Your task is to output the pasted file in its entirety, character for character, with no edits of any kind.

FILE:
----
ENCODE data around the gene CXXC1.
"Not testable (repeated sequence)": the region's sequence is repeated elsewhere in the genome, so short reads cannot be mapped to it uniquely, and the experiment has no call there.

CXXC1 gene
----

ENCODE data around the gene CXXC1.
"Not testable (repeated sequence)": the region's sequence is repeated elsewhere in the genome, so short reads cannot be mapped to it uniquely, and the experiment has no call there.

CXXC1 gene